Question: What’s the best-case scenario for Syria?
Shadi Hamid, Director of Research, Brookings Doha Center: Obama Administration supports a military intervention in Syria.
The best-case scenario is pretty bad. I lost any optimism I once had, to the point where it’s difficult for me to think of an alternative scenario where U.S. policy could have been more detrimental to the cause of the Syrian uprising and Syrian stability.
Going out on a limb, the best-case scenario is that the Obama administration reverses its positions and supports a military intervention in Syria. It’s unlikely, but there’s a set of unlikely events that could trigger such a course. If Assad uses chemical weapons against his own people in a way that leads to thousands of casualties, if we see a significant increase in loss of life in a very short time — like if an entire town is wiped out in a matter of weeks — that could shift international opinion and convince people that military intervention is the only way.
It took years to reach peace in Kosovo and Bosnia, so maybe we’re just not there yet and the number of civilian casualties, which is currently at 70,000, has to be closer to 150,000 or 200,000. In the long run, it would be optimistic to say that Syria would go through a transition, but at what costs and how many people have to die? I see a bright future after years of bloodshed because ultimately the rebels are going to win, ultimately there will be some part of Syria considered liberated and that is governed by a particular entity.
I do think the rebels are going to gain the upper hand, but you’ll still have a guerilla insurrection and war-lordism. These are all things Syria will have to go through.
Chris Phillips, l****ecturer in the International Relations of the Middle East, University of London****: External powers broker a deal between the opposition and the regime.
The best-case scenario, the result that we want, is the fighting to stop and some kind of transition to take place. The best case I could see happening is what we’ve been hoping for long time, which is that a deal is made between external powers, particularly Russia and Iran (though the latter is unlikely).
They would be able to place pressure on parts of the Assad regime to accept a transition without Assad, to accept the kind of thing Moaz Khatib was talking about recently. That calls for moderation between moderate leaders of the opposition and the non-Assad members of the regime. Somehow enough of an agreement is reached whereby the fighting can stop, and the Syrian state is then able to be held together by a transitional government of sorts.
This would require a large international commitment and possibly United Nations peace keepers. But if Russia and the United States come together, it would assume they’ve ended their logjam at UN and that the UN might be able to agree to provide blue helmets to oversee the transition and also to agree to provide financial support.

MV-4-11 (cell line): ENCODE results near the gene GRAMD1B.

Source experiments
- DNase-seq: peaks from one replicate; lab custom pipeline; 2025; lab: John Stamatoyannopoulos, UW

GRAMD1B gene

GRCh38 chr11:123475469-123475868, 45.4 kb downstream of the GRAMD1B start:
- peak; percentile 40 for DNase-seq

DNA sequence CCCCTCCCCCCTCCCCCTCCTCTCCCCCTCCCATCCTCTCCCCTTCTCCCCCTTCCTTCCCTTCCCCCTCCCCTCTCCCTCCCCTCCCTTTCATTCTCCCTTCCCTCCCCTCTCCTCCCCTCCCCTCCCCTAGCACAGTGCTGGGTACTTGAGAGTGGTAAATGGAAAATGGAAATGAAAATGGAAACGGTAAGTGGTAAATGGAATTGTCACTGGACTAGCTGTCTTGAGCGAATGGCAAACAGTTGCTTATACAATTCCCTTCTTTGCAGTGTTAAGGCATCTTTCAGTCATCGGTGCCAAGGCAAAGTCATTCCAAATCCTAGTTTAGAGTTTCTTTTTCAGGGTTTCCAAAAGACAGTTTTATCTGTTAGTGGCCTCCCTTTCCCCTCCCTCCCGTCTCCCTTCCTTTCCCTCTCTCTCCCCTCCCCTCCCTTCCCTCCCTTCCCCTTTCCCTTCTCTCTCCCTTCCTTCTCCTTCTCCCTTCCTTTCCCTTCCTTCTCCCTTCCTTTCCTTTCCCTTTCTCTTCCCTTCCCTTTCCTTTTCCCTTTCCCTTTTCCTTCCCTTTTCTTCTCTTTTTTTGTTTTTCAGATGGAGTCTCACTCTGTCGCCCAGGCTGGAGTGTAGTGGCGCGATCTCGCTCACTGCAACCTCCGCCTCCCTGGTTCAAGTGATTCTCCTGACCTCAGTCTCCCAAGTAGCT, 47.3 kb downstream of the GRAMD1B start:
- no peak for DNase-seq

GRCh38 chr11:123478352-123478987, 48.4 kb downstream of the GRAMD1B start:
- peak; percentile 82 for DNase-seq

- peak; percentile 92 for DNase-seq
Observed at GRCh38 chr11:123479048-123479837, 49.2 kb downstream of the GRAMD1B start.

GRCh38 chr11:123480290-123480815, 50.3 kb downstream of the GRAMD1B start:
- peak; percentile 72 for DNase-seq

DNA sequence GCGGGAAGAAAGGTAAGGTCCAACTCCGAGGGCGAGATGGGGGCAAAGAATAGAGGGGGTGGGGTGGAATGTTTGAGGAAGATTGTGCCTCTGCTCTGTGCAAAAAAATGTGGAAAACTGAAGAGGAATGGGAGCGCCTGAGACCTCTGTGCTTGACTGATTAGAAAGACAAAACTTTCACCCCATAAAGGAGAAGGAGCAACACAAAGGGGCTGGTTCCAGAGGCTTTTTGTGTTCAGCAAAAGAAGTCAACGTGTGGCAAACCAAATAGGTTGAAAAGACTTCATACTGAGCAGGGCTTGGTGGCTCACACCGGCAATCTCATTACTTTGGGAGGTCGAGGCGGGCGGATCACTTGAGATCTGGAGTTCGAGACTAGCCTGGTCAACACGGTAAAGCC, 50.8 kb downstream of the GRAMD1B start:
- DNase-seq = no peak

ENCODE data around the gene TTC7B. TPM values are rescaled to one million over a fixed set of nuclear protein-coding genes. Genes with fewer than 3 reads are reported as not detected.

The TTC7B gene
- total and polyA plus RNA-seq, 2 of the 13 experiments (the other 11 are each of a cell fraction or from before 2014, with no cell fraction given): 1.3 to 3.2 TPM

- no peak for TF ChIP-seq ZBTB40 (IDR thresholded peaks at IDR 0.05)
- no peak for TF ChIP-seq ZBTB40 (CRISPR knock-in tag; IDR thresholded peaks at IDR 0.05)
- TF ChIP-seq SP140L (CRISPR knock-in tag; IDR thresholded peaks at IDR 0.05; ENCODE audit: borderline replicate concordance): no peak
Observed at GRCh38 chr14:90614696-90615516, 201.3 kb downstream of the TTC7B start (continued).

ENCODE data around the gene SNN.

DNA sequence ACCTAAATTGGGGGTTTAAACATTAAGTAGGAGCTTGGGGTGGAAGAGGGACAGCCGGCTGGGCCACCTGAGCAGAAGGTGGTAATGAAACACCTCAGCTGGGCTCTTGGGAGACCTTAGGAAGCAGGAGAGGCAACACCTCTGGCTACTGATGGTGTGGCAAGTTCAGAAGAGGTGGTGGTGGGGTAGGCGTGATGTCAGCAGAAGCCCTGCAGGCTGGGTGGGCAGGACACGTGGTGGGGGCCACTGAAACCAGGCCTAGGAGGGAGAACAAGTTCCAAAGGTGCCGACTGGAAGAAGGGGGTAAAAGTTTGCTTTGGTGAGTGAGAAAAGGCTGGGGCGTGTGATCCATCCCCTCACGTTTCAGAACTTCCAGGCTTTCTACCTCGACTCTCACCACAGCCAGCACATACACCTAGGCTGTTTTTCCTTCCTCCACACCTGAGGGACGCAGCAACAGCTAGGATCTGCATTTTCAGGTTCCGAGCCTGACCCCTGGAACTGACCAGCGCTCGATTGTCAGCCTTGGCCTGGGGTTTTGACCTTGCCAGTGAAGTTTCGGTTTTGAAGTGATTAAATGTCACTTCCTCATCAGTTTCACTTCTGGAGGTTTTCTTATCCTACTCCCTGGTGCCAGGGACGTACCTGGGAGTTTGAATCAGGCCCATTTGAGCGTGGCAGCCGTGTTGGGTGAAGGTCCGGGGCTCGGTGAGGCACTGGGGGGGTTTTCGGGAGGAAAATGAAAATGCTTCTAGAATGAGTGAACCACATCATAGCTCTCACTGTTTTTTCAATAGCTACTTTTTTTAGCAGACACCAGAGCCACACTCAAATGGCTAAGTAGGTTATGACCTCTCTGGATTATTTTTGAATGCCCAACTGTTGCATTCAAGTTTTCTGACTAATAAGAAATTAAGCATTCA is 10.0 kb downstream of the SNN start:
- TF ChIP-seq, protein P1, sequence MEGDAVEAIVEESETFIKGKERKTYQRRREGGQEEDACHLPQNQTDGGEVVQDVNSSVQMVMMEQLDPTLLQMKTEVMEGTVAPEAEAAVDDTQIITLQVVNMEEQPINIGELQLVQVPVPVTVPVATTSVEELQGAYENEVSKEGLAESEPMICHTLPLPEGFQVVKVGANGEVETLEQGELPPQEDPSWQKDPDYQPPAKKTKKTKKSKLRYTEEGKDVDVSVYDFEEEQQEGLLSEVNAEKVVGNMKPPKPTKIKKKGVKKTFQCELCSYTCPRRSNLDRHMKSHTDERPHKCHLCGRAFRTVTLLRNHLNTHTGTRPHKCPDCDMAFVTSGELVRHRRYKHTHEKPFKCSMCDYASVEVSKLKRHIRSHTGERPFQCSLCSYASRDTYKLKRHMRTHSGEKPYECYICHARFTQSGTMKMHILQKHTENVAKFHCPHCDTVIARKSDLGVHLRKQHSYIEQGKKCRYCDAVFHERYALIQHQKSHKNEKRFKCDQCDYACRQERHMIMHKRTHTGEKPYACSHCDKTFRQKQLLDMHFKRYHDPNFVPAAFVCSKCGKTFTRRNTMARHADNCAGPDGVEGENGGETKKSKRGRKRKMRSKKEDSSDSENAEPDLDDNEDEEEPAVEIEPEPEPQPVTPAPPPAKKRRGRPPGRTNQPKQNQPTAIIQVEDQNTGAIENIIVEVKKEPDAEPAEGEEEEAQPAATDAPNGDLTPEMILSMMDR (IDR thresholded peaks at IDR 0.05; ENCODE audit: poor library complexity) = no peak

Now, the possibility of that actually happening is about 5 percent, so I’m not fantasizing that it will take place. Looking at the lay of the land, particularly the huge division within the opposition and the lack of division within the regime, there will most likely be some sort of civil war well into 2014.
David Butter, former MENA regional director, Economist Intelligence Unit and fellow at UK-based think tank Chatham House: Assad supporters stage a coup.
Looking at it involves wishful thinking. My best-case scenario would involve Assad, and the people around him in the police and intelligence services, being taken out of the way. So that would have to either happen as a result of some sort of bomb or attack by [opposition] Syrians, or an internal move from people on the inside who would recognize that with him and some of the better known chiefs out of the way, there would be a chance to have a negotiation with the national coalition and provide a way ahead.
At that point, you could bring in a lot of international players to concensus and help; there’d have to be an international conference on Syria and you’d have to have credible people from the regime come out of the woodwork. Then you’d get into the rather long and messy process of trying to put the place together again.
You’d probably see some massacres of Alawites, and you’d see clashes among many of the fighting groups, and you’d also have a really devastated economy which would need effective help from outside to start rebuilding. You’d also have UN peacekeeping forces of some sort deployed in the country during the post-war period.